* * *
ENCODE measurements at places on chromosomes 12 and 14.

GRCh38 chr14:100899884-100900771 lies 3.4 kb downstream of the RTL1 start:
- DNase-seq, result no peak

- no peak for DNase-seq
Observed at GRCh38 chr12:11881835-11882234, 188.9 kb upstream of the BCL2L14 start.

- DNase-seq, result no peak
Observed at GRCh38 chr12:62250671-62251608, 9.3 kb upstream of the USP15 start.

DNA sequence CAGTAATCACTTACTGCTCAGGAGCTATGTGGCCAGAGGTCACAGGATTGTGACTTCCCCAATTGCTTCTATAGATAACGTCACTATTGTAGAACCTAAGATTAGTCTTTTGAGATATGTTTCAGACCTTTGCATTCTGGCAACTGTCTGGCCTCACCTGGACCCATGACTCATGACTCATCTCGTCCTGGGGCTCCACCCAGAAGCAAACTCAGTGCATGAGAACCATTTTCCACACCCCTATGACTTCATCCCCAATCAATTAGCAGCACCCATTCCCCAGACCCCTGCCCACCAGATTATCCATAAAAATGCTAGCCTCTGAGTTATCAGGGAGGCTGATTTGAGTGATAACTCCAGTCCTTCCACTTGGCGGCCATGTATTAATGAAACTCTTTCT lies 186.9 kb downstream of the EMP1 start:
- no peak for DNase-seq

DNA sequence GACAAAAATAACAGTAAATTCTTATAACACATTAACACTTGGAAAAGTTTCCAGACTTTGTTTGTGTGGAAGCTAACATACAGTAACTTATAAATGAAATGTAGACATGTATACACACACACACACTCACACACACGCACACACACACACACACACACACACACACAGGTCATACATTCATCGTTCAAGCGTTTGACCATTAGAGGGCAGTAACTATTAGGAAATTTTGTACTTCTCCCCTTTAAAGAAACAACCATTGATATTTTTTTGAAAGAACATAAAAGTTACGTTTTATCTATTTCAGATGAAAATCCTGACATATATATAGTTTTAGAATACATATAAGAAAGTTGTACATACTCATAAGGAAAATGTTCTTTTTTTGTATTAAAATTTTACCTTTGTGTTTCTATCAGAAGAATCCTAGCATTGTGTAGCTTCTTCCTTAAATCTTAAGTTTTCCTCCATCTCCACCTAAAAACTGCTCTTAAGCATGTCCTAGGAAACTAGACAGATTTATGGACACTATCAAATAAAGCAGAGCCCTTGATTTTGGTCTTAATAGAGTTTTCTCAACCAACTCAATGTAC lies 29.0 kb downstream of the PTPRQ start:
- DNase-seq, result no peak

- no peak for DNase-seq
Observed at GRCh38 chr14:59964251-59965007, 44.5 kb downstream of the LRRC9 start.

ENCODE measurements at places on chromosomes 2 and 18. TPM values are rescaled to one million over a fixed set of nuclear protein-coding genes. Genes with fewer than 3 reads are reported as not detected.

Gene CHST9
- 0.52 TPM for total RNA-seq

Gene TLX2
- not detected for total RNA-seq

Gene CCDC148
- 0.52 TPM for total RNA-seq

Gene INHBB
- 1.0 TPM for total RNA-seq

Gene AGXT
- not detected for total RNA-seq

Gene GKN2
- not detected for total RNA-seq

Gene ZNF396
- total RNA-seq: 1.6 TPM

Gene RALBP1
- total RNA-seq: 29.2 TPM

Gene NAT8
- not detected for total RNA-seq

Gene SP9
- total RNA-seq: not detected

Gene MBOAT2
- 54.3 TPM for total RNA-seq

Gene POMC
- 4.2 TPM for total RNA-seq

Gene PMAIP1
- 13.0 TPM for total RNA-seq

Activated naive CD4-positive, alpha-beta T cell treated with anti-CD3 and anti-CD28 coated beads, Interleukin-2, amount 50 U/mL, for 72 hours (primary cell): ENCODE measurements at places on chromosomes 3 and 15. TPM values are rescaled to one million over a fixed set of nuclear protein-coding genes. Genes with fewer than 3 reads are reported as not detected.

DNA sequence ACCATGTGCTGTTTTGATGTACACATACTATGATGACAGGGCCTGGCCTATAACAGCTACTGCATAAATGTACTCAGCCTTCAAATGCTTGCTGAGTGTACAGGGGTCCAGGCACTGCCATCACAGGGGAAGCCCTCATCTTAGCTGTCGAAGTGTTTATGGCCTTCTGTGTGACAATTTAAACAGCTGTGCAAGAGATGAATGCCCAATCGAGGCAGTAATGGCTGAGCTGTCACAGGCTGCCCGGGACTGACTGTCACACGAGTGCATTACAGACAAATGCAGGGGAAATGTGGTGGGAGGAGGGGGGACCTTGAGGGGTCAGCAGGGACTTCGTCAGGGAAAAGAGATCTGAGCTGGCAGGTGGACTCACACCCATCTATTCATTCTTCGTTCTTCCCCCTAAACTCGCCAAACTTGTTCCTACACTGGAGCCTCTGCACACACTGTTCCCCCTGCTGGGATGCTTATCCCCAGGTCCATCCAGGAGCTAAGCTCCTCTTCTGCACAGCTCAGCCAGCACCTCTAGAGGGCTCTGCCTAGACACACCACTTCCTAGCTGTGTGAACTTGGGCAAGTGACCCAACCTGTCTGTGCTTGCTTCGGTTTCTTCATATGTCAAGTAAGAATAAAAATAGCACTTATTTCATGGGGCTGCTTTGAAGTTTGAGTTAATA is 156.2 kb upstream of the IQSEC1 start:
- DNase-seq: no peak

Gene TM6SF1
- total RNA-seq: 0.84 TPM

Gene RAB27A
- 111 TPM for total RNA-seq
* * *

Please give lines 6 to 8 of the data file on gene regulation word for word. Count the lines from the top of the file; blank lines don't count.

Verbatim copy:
- DNase-seq, result no peak
Observed at GRCh38 chr12:62250671-62251608, 9.3 kb upstream of the USP15 start.

DNA sequence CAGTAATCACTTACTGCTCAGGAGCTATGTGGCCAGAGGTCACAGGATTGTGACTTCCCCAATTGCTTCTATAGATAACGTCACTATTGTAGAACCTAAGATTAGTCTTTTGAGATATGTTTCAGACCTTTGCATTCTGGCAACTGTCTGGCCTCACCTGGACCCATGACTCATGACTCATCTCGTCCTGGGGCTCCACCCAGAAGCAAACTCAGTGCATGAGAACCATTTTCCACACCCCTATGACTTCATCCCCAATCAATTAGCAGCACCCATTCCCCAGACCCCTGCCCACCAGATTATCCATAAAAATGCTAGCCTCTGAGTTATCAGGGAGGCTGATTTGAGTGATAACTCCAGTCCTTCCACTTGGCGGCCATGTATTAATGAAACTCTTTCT lies 186.9 kb downstream of the EMP1 start: